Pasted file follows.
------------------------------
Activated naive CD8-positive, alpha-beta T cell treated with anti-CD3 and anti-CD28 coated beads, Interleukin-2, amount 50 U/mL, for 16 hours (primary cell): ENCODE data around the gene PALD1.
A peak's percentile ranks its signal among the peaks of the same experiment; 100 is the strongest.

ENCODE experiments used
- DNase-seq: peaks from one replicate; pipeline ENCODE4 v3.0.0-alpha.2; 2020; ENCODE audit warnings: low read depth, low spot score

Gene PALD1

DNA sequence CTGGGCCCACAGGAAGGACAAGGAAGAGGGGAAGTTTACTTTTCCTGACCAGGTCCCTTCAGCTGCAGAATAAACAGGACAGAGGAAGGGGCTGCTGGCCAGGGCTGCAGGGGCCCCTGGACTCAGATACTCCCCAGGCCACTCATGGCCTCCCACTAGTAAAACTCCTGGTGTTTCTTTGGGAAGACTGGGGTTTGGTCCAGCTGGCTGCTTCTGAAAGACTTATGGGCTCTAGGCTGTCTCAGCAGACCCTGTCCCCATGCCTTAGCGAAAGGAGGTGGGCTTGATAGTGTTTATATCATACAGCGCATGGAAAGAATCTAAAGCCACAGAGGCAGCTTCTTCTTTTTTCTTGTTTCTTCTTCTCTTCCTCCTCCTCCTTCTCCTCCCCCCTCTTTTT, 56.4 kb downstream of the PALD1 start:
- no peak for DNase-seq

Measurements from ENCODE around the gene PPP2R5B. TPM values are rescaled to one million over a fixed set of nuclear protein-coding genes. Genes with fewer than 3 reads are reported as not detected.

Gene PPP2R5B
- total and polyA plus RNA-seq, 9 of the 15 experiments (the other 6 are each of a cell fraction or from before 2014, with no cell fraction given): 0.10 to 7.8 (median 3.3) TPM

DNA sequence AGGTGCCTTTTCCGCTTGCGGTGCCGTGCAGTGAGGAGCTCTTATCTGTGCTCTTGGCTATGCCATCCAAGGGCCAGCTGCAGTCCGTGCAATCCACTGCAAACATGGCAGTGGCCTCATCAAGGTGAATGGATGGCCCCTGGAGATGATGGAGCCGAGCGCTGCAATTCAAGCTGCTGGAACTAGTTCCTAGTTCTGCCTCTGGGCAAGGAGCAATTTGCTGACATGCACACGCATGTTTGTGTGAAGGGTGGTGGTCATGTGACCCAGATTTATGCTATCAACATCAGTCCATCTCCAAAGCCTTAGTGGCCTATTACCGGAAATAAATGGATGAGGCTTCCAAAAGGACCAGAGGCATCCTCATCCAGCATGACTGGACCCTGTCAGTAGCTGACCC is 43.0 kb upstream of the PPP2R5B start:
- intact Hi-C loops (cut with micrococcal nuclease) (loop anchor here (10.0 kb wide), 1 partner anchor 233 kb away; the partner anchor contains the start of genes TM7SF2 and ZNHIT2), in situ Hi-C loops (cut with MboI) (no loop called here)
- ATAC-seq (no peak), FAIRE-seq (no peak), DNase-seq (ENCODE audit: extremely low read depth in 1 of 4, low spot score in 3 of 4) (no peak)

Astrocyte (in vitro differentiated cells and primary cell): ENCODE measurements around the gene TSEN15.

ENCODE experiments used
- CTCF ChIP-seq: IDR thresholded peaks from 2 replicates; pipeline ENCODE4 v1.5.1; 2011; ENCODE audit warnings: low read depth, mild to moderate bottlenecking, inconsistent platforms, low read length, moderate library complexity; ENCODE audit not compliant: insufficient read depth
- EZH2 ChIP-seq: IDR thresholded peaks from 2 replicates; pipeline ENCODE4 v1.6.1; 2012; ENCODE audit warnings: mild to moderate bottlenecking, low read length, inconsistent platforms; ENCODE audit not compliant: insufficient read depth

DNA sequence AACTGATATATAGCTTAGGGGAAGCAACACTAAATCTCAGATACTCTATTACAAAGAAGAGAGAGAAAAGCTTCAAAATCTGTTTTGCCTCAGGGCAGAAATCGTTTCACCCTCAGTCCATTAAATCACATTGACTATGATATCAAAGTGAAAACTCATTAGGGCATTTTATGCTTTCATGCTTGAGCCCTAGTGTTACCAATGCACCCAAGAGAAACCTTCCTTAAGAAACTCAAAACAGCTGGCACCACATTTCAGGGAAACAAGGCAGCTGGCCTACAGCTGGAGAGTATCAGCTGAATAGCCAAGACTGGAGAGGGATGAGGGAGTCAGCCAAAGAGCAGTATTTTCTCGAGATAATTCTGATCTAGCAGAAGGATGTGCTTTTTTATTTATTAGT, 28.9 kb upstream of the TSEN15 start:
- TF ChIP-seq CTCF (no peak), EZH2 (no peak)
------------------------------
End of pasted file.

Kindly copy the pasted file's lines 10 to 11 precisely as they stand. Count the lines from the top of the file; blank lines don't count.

- total and polyA plus RNA-seq, 9 of the 15 experiments (the other 6 are each of a cell fraction or from before 2014, with no cell fraction given): 0.10 to 7.8 (median 3.3) TPM

DNA sequence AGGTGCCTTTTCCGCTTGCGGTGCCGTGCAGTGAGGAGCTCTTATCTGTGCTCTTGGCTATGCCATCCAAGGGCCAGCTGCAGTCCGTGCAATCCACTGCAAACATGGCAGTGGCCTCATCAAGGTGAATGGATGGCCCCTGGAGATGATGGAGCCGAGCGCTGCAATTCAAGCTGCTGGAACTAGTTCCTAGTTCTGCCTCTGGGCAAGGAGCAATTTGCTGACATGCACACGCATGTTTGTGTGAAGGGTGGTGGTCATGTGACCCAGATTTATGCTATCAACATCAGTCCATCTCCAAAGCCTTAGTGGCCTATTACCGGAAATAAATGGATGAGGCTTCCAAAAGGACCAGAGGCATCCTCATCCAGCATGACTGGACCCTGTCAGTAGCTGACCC is 43.0 kb upstream of the PPP2R5B start: